Quality of Life in Children Treated for Cancer
RATIONALE: Questionnaires that measure quality of life may improve the ability to plan treatment for children with cancer.
PURPOSE: This randomized clinical trial is studying the quality of life in children treated for cancer.
Unspecified Childhood Solid Tumor, Protocol Specific
Other: Quality of Life Forms
|Study Design:||Time Perspective: Cross-Sectional|
|Official Title:||Assessment of Health/Quality of Life in Survivors of Childhood Cancer|
- Quality of life questionnaire [ Time Frame: Length of study ]To complete the development of a self-reported, quality of life questionnaire (MM-QOL) for the pediatric oncology population.
- To see if this measure will discriminate between i) those undergoing treatment for cancer, ii) those who are survivors of cancer, and iii) a national sample of age- and sex-matched controls. [ Time Frame: Length of study ]To assess the validity of a quality of life questionnaire (MM-QOL) that is being developed for survivors of childhood cancer. To see if this measure will discriminate between i) those undergoing treatment for cancer, ii) those who are survivors of cancer, and iii) a national sample of age- and sex-matched controls (data has already been collected on the latter). To compare the responses to the new scale items with those from established scales (CHQ) that tap relevant QOL domains such as emotional, social, and physical functioning.
- Test internal scale reliability [ Time Frame: Length of study ]To assess the reliability of a quality of life questionnaire (MM-QOL) that is being developed for the survivors of childhood cancer. To test internal scale reliability (studies already being conducted). To assess test-retest reliability.
|Study Start Date:||April 2000|
|Study Completion Date:||September 2006|
|Primary Completion Date:||March 2003 (Final data collection date for primary outcome measure)|
Quality of life forms
Completion of the development of an instrument [Minneapolis-Manchester Quality of Life (MM-QOL)] that measures HRQOL in the survivors of childhood cancer in a standardized, valid way and to assess the feasibility of incorporating this endpoint in a variety of clinical trials.
Other: Quality of Life Forms
Completion of the instrument [Minneapolis-Manchester Quality of Life (MM-QOL)] that measures HRQOL in the survivors of childhood cancer in a standardized, valid way and to assess the feasibility of incorporating this endpoint in a variety of clinical trials.
OBJECTIVES: I. Assess the validity and reliability of a quality of life questionnaire (MM-QOL) that is being developed for patients with previously or currently treated childhood cancers.
OUTLINE: This is a randomized, multicenter study. Patients are stratified according to age (8-12 vs 13-20) and treatment (current vs previous). Patients are randomized to one of two arms of the study. Arm I (Reliability): Patients will complete the same questionnaire two weeks apart. (age 13-20 stratum closed as of 7/14/00) Arm II (Validity): Patients will complete a study questionnaire plus a Child Health Questionnaire. Patients between ages 8-12 are interviewed and patients between ages 13-20 complete a written questionnaire.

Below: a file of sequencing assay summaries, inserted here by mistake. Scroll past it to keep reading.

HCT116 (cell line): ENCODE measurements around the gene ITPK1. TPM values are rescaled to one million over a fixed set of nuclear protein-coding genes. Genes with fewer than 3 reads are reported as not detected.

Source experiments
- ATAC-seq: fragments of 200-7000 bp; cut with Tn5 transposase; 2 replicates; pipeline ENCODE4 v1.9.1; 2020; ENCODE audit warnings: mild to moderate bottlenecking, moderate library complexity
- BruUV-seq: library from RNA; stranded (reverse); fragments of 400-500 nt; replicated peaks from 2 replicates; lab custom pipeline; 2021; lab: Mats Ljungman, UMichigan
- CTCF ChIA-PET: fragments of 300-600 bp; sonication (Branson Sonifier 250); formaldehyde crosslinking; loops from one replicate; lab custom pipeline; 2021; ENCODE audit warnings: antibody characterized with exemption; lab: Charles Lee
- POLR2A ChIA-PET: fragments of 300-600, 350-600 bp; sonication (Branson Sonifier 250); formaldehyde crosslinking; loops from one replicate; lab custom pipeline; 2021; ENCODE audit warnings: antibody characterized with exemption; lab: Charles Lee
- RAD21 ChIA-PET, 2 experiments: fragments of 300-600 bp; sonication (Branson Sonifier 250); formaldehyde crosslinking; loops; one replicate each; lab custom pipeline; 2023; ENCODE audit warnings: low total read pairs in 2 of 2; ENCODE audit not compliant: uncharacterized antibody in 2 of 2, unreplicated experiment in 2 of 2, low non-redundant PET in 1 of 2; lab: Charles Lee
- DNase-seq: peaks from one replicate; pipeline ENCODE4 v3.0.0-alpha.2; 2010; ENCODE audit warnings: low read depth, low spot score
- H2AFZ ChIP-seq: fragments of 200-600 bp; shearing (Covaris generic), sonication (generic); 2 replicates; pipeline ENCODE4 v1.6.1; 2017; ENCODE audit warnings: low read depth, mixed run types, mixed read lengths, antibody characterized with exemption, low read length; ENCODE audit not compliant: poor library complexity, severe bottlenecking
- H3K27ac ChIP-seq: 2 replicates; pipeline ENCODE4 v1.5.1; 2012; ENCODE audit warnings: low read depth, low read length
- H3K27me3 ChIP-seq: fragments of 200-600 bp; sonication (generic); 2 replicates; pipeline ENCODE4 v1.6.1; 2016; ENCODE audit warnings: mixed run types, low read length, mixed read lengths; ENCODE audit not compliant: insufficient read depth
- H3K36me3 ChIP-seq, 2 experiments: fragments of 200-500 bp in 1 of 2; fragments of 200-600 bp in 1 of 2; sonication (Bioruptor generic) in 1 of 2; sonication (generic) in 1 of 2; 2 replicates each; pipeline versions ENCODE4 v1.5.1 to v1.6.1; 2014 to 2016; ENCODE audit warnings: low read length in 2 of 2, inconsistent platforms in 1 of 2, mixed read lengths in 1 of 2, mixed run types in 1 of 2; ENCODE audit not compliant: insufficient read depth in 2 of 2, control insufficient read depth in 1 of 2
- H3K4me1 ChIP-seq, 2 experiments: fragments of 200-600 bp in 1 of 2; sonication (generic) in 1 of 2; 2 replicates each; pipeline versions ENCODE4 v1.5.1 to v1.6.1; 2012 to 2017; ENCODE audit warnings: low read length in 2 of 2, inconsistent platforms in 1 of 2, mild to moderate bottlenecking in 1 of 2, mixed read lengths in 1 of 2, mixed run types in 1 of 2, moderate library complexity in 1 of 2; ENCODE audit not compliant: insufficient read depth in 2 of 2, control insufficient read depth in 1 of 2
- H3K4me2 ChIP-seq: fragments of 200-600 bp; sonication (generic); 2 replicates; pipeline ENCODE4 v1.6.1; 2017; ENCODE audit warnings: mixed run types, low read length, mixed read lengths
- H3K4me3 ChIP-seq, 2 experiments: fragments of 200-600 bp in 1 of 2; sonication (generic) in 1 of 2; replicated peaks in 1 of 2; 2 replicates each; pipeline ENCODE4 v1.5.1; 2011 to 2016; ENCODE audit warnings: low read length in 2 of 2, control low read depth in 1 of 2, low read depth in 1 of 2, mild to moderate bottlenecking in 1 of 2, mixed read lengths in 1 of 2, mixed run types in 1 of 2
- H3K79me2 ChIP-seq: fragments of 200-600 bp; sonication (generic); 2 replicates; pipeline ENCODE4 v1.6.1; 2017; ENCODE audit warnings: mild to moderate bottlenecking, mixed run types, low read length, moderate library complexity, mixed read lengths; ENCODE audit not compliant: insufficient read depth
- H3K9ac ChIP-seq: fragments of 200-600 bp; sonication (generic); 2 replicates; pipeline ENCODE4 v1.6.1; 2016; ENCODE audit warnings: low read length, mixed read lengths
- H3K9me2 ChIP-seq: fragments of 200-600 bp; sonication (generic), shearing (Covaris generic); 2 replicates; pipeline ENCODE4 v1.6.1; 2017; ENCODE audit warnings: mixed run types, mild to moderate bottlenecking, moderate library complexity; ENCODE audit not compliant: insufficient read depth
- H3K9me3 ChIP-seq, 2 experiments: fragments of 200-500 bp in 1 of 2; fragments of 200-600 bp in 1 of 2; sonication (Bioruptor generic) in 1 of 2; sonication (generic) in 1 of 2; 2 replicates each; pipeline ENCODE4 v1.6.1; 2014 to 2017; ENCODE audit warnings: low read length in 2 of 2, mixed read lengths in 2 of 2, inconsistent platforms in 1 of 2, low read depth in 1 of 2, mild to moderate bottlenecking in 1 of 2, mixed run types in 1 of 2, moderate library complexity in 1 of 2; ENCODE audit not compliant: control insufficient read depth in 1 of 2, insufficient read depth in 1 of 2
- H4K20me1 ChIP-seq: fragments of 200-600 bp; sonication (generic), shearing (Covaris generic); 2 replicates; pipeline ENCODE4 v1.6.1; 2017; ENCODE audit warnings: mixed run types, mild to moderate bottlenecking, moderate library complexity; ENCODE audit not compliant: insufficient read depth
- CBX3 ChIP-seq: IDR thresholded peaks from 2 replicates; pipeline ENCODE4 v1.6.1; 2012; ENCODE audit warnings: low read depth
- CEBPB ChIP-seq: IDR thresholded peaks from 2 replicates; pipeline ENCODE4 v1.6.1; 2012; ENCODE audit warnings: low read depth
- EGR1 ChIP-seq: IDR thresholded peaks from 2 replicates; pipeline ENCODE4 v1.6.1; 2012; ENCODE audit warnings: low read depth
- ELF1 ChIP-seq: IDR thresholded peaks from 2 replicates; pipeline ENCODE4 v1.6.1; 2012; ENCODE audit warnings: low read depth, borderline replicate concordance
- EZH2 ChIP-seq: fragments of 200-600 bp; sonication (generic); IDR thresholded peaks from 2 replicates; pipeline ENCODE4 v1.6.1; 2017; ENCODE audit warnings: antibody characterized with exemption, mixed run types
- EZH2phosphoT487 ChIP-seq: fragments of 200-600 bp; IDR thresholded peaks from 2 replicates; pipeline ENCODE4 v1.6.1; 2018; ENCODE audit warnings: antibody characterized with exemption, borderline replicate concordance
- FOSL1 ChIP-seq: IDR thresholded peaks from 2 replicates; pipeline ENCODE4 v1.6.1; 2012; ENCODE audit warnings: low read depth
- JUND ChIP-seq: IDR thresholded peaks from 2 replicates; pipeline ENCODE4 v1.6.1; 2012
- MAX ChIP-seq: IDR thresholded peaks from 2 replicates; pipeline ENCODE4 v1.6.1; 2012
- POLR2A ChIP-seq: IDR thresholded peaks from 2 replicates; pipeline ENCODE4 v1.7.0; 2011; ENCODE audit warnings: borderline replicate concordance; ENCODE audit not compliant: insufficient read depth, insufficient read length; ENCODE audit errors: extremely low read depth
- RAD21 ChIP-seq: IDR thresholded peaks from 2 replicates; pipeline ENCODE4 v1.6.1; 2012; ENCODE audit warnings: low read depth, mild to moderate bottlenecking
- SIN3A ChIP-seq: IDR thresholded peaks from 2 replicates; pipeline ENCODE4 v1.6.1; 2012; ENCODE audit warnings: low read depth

PROJECTED ACCRUAL: A total of 716 patients (416 for arm I (208 for 8-12 age group and 208 for 13-20 age group) and 300 for arm II (150 for 8-12 age group and 150 for 13-20 age group)) will be accrued for this study.
Please refer to this study by its ClinicalTrials.gov identifier: NCT00005881
|United States, California|
|Cancer Center and Beckman Research Institute, City of Hope|
|Duarte, California, United States, 91010-3000|
|CCOP - Bay Area Tumor Institute|
|Oakland, California, United States, 94609-3305|
|United States, Colorado|
|CCOP - Colorado Cancer Research Program, Inc.|
|Denver, Colorado, United States, 80209-5031|
|United States, Delaware|
|CCOP - Christiana Care Health Services|
|Wilmington, Delaware, United States, 19899|
|United States, Iowa|
|CCOP - Iowa Oncology Research Association|
|Des Moines, Iowa, United States, 50309-1016|
|United States, Michigan|
|University of Michigan Comprehensive Cancer Center|
|Ann Arbor, Michigan, United States, 48109-0752|
|CCOP - Grand Rapids Clinical Oncology Program|
|Grand Rapids, Michigan, United States, 49503|
|United States, Minnesota|
|CCOP - Duluth|
|Duluth, Minnesota, United States, 55805|
|Children's Hospitals and Clinics - Minneapolis|
|Minneapolis, Minnesota, United States, 55404|
|Children's Hospitals and Clinics of Minnesota|
|Saint Paul, Minnesota, United States, 55102|
|United States, Nevada|
|CCOP - Southern Nevada Cancer Research Foundation|
|Las Vegas, Nevada, United States, 89106|
|United States, New York|
|Memorial Sloan-Kettering Cancer Center|
|New York, New York, United States, 10021|
|United States, North Dakota|
|CCOP - Merit Care Hospital|
|Fargo, North Dakota, United States, 58122|
|United States, Pennsylvania|
|CCOP - Geisinger Clinic and Medical Center|
|Danville, Pennsylvania, United States, 17822-2001|
|Children's Hospital of Philadelphia|
|Philadelphia, Pennsylvania, United States, 19104|
|United States, South Dakota|
|CCOP - Sioux Community Cancer Consortium|
|Sioux Falls, South Dakota, United States, 57104|
|United States, Wisconsin|
|CCOP - Marshfield Medical Research and Education Foundation|
|Marshfield, Wisconsin, United States, 54449|
|Study Chair:||Smita Bhatia, MD, MPH||City of Hope Comprehensive Cancer Center|